Coues whitetails are foreign to many hunters. Found in the cactus-cursed parts of southwestern New Mexico and southeastern Arizona to the Mexican states of Sonora, Chihuahua and Sinaloa, they have gained near cult status with desert rats who pursue them obsessively. So here are five steps to killing one if you never have
1. Understand Them
They are an enigma of elegance set aside a harsh land of scant provisions at elevations between 3,500 and 7,500 feet. The dainty Coues seldom weighs more than 100 pounds, appearing ill-equipped to reside in unforgiving desert country, but it copes quite well. Due to its elfin dimensions and its unique habitat, the Boone & Crockett Club created a separate category for the Coues whitetail, setting them apart from other subspecies of Odocoileus virginianus. Successfully hunting the Coues is just as novel as the beast that inspires the passion.
2. Hunt Where They Are
Hunting Coues is challenging, no doubt, but pursuing a book deer, one surpassing B&C’s 110-inch minimum, is an entirely different ballgame. Scouting becomes ultra critical, even if that means only checking out an area during a spare day prior to the season opener. Before you even arrive on the ground you should have scrutinized maps and talked to area game biologists and ranchers. Scouting is everything in this dodge, especially when looking for an exceptional deer.
When pursuing the very biggest Coues, at least on public land in the states (to hunt Mexico legally you must hire an outfitter, and quality hunts can start at $4,500), you must hunt where others will not or cannot.
Backpacking is one of the best ways to find bigger deer.
It’s how I’ve taken nearly every one of my notable Coues bucks, including two Booners with a bow on consecutive years.
Survey maps of regions favored by Coues, seeking the largest blocks of suitable terrain void of roads and trails. Specific hunting acreage is further sleuthed via US Geological Survey topographical maps that reveal added detail such as specific ridges, bowls and benches deer are likely to inhabit. The best areas are normally designated wilderness. Most of New Mexico’s southern Gila and Black Range in Grant and Catron counties, and places in Arizona’s Galliuro, Chiricahua and Dragoon mountains in Cochise and Graham counties, are good places to start.
Other habitats worth gambling on for the very best Coues include fringe habitat few hunters bother investigating or where marginal habitat makes deer highly scattered. This means looking to isolated ranges or habitat edges outside the normal preferred elevation ranges in the area.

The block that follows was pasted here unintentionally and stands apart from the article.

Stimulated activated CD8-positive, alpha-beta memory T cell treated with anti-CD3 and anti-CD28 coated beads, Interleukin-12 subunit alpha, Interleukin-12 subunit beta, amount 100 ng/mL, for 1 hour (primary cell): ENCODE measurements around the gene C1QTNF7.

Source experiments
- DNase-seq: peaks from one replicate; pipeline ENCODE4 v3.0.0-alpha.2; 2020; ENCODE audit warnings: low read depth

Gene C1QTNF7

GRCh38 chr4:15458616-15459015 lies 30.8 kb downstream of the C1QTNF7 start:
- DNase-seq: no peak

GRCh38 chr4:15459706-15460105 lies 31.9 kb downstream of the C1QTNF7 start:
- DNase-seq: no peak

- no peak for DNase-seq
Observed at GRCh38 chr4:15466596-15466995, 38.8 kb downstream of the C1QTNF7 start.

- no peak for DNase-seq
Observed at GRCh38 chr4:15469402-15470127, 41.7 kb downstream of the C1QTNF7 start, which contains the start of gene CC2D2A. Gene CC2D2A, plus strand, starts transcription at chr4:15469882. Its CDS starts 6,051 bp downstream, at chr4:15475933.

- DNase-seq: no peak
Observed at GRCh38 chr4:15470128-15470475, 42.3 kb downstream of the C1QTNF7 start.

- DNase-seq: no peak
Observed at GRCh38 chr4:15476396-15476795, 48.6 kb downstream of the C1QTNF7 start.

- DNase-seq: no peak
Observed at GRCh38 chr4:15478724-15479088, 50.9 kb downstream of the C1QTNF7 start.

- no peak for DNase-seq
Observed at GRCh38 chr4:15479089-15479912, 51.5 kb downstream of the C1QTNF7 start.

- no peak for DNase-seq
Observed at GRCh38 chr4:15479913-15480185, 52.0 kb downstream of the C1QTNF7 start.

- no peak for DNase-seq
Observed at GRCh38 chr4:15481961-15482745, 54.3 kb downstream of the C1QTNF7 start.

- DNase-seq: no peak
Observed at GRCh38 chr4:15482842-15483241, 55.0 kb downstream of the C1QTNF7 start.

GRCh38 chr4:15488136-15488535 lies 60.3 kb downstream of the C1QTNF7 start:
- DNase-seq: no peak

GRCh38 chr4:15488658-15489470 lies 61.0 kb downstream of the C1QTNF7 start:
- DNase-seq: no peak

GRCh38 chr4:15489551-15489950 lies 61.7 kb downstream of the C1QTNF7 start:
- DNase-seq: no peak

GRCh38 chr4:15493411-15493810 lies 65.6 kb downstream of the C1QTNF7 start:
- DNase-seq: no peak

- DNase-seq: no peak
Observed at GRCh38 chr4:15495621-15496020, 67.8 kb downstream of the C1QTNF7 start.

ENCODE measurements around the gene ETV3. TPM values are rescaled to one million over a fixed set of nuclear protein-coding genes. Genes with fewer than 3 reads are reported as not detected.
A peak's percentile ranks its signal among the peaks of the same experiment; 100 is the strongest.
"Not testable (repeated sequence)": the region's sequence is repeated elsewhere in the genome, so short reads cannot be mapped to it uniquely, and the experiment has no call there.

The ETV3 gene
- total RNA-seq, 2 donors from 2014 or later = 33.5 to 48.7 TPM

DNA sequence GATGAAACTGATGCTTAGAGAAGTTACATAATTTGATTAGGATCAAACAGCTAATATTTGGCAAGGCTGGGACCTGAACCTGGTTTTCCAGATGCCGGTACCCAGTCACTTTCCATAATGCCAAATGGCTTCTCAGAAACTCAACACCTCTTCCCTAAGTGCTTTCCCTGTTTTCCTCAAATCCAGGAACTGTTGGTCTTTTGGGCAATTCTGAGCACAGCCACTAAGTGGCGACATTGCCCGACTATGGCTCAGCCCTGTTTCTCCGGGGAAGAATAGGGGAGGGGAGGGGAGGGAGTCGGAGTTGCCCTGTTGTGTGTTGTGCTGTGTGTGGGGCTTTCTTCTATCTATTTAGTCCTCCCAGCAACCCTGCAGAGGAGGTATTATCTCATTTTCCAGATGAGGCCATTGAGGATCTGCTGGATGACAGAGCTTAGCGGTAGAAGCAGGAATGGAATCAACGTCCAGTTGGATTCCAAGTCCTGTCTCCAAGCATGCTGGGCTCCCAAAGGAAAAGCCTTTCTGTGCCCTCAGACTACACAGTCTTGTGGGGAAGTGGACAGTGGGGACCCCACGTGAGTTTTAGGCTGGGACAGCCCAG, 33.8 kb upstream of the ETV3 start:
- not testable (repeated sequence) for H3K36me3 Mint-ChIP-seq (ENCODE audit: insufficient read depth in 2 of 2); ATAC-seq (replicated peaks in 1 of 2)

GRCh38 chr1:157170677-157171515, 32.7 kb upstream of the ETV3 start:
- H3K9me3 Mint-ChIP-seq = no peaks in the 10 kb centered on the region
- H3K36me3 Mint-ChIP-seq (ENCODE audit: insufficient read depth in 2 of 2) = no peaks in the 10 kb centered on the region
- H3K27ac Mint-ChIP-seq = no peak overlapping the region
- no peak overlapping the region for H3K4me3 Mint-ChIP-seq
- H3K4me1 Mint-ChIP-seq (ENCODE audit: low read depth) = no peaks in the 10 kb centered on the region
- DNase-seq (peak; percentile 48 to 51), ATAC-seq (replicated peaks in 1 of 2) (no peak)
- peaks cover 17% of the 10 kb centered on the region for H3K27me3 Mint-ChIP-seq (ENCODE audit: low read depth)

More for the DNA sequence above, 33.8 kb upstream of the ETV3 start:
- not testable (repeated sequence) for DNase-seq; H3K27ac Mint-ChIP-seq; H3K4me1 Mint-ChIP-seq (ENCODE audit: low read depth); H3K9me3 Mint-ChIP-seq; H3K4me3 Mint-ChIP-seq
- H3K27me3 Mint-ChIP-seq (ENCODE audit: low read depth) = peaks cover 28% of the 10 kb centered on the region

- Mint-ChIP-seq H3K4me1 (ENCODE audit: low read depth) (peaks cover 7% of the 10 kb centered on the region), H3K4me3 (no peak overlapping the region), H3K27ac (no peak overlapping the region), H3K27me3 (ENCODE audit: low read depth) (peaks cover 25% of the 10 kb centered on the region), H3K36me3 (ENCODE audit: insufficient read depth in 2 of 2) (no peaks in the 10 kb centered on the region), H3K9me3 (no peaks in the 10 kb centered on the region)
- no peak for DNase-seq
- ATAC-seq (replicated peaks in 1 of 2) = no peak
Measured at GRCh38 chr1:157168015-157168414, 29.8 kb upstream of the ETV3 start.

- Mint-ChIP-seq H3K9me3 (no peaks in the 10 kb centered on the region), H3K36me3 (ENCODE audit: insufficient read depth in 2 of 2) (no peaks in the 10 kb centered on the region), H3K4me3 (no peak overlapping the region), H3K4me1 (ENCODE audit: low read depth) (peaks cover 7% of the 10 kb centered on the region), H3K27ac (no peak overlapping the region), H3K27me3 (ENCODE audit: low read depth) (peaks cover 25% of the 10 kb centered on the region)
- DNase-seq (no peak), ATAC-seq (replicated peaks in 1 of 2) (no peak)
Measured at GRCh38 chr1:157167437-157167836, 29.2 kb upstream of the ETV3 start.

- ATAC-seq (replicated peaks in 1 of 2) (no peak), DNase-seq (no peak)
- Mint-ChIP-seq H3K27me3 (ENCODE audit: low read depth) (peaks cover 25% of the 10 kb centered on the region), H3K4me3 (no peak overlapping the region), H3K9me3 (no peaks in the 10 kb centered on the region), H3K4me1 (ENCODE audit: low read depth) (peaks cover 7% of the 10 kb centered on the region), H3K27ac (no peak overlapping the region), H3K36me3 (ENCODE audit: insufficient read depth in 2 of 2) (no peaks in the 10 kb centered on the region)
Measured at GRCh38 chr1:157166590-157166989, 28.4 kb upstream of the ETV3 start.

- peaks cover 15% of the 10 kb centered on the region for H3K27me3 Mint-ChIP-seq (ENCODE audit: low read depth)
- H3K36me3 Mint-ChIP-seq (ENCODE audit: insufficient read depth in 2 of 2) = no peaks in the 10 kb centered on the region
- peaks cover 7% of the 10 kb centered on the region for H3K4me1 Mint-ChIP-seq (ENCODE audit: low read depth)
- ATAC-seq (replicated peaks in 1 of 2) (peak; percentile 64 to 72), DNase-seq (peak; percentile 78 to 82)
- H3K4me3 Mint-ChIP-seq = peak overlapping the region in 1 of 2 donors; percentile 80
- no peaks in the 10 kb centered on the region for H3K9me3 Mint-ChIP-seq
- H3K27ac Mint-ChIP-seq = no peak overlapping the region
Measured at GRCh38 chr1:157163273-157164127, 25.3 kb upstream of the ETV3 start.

Private land is another good bet for outsized Coues antlers. Lighter hunting pressure is an obvious factor, but an exorbitant access fee often disqualifies many from taking advantage of sometimes easier hunting. Private lands can offer comparatively easy hunting, though, and the opportunity to hunt and glass from four-wheel drives on ranch roads instead of on foot. Some of the best Coues racks I’ve seen recently came from private ground.
3. Use the Right Tactics
Jack O’Conner touted the Coues as the toughest of all big game. If the biting, stabbing vegetation and loose cobble stone ground of Coues habitat are not enough to test you, the deer is also a master of the cat-and-mouse game. Coues are the color of shadow and routinely vanish in cover that would barely hide a ring-necked pheasant.
Hunting Coues deer is all about long-distance spying, working with powerful optics to see animals before they see you. This includes using rough country to your advantage, gaining the high ground before good light arrives and positioning yourself on a vantage that commands plenty of glassing country. Once in place, you should not be in a great hurry to abandon your post. You’ll need a quality pair of high-objective binoculars in the 10- to 15-power class. Don’t scrimp on quality, as Coues country is vast and broken and you will need top-drawer resolution and rock-steady characteristics. A spotting scope is also important for determining trophy quality.